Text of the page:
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Golden slumber

How to get the right amount of shut-eye even with a hectic schedule.

The lazy days of summer are endingand life’s about to get busy again with school and work back in full swing. The big question is, Does your schedule allow enough time for a good night’s sleep? All too often sleep gets put on the back burner in favour of finishing homework or preparing for tomorrow’s important presentation. In fact, a report by Statistics Canada found that one-third of Canadians sleep less than the recommended seven to nine hours a night.[1] When we don’t get enough shut-eye we can get irritable, stressed and more prone to getting sick. What’s more, it’s estimated that a lack of sleep costs Canadian businesses about $21 billion a year in lost productivity.[2]

A restful sleep each night can help you feel healthier, happier and more productive. Here are some tips to get snoozing. 

Schedule it 

A good night’s sleep should be high on your priority list, so if it helps, why not include it in your daily schedule? Block off seven to nine hours during the same time slot each night – even on weekends. Keeping your biological clock on a regular schedule can help ensure the sleep you get is restful.  

Create a pre-bed ritual 

If you have trouble winding down after a hectic day, try some calming pre-bedtime activities such as a bath, reading, meditation or writing in a journal. The goal is to train your mind and body that it’s time to settle down for the night. 

Lights out 

Darkness triggers production of melatonin, the sleep-inducing hormone, and too much ambient light – including the blue light from a smartphone or tablet – can suppress it.[3] The darker your bedroom, the more likely you are to sleep well. Consider installing blackout curtains to block streetlights and removing electronics with light up displays. If you like to read e-books before nodding off, try using a reader that isn’t backlit, or a screen cover that minimizes blue light from the device.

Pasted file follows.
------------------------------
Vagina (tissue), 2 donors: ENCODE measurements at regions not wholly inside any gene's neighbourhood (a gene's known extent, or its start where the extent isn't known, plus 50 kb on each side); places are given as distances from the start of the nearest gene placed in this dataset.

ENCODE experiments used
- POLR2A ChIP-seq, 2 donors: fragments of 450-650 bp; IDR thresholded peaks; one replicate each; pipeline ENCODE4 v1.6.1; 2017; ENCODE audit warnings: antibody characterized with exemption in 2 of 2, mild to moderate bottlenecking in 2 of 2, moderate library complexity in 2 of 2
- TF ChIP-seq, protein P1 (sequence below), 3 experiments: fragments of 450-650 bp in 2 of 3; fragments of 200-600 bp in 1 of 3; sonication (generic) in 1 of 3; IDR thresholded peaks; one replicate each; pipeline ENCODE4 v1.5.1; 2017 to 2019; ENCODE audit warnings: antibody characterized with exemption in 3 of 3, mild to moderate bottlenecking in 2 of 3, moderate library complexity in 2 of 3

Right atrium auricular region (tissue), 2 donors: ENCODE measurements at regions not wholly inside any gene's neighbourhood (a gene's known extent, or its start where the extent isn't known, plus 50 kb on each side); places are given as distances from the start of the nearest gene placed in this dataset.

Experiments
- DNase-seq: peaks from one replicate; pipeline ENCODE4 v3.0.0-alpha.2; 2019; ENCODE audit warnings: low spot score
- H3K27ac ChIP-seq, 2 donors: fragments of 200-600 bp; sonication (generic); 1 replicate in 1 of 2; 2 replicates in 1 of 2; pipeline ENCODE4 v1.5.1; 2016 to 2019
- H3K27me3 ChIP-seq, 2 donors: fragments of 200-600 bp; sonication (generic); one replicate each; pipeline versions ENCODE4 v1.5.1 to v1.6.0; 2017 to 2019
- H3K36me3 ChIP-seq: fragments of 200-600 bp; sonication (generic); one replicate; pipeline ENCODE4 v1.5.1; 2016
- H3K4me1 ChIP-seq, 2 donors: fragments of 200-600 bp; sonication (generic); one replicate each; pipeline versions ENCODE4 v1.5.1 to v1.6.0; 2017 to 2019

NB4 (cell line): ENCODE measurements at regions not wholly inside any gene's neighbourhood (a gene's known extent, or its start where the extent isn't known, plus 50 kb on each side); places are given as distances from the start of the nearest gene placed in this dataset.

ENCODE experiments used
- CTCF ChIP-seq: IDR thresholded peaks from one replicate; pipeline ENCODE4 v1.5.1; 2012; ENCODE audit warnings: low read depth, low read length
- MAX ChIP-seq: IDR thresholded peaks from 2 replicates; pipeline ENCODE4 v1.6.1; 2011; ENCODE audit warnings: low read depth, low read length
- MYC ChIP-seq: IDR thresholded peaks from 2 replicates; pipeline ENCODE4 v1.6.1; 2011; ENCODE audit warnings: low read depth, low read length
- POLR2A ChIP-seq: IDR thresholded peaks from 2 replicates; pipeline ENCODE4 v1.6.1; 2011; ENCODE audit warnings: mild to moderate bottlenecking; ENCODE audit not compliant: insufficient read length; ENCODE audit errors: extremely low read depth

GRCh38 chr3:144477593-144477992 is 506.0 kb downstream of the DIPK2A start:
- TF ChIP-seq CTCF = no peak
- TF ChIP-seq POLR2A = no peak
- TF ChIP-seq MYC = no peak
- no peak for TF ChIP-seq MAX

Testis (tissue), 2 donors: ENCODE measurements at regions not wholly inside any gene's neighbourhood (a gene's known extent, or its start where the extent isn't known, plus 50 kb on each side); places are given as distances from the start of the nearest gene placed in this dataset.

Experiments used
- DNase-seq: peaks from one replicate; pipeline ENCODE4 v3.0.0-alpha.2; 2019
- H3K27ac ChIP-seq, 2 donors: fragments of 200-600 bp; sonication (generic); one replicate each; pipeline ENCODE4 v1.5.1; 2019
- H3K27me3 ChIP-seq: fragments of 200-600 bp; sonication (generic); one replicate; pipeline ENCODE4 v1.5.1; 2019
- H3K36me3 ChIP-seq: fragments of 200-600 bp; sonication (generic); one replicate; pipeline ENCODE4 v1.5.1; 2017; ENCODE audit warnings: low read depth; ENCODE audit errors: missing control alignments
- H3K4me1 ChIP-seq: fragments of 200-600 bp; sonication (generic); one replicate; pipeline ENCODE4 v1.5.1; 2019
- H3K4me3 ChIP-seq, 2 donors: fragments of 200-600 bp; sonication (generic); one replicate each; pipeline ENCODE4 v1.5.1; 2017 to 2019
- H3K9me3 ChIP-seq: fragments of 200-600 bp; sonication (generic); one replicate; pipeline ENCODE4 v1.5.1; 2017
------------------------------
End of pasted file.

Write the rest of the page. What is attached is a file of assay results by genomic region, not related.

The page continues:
Take the pressure off 

Poor sleep is our number-one response to stress. And it’s a double-edged sword — not getting enough shut-eye increases stress. So how do you break the cycle? Find ways to recharge throughout the day. Take ten minutes to go for a walk, practise mindfulness exercises, try yoga or download a deep-breathing app. 

Stay cool 

Our body temperature naturally drops as we’re falling asleep, so a cool room can help that process along. An environment that’s too warm may inhibit drifting off. Ideal bedroom temperatures range from 18 to 22°C (65 to 72°F)[4] – experiment to see what works best for you. 

Get moving 

People who exercise regularly tend to sleep better. Working out three or four times a week can make a real difference over time. But be careful not to hit the gym too close to bedtime – the adrenalin from your workout could end up keeping you awake. 

Eat to sleep 

Did you know that certain foods can help you nod off at night? Your body needs vitamin B6 to make melatonin, so eating B6-rich foods like fish, bananas, chickpeas, nuts and lentils can help.[5] Other foods such as walnuts, some dairy products and turkey contain tryptophan, a sleep enhancing amino acid that helps your body make serotonin and melatonin.[6] 

Avoid alcohol 

It’s no surprise that cutting back on caffeine can reduce wakefulness. But did you know that alcohol inhibits sleep, too? Yes, that glass of wine may help you drift off, but as its effects wear off, you’re more likely to wake up.[7] You may want to avoid overhydrating before bed, too – it will mean fewer trips to the bathroom.

If you frequently have trouble falling asleep, you may want to talk to your doctor to rule out sleep apnea or any other underlying causes. It’s also a good idea to get the go-ahead from your doctor to ensure these strategies are right for you. 

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[1] Jean-Philippe Chaput, Suzy L. Wong and Isabelle Michaud, “Duration and quality of sleep among Canadians aged 18 to 79,” September

20, 2017, Statistics Canada, www150.statcan.gc.ca/n1/pub/82-003-x/2017009/article/54857-eng.htm (accessed March 12, 2019).

[2] www.cbc.ca/news/business/lack-of-sleep-rand-1.4029406

[3]  www.scientificamerican.com/article/q-a-why-is-blue-light-before-bedtime-bad-for-sleep

[5] www.dietitians.ca/getattachment/ea1272c8-602f-4586-8ffb-d7b4a2535634/FACTSHEET-Food-Sources-of-Vitamin-B6.pdf.aspx

[6] www.rd.com/health/wellness/foods-that-help-you-sleep

[7] https://health.clevelandclinic.org/2014/12/why-you-should-limit-alcohol-before-bed-for-better-sleep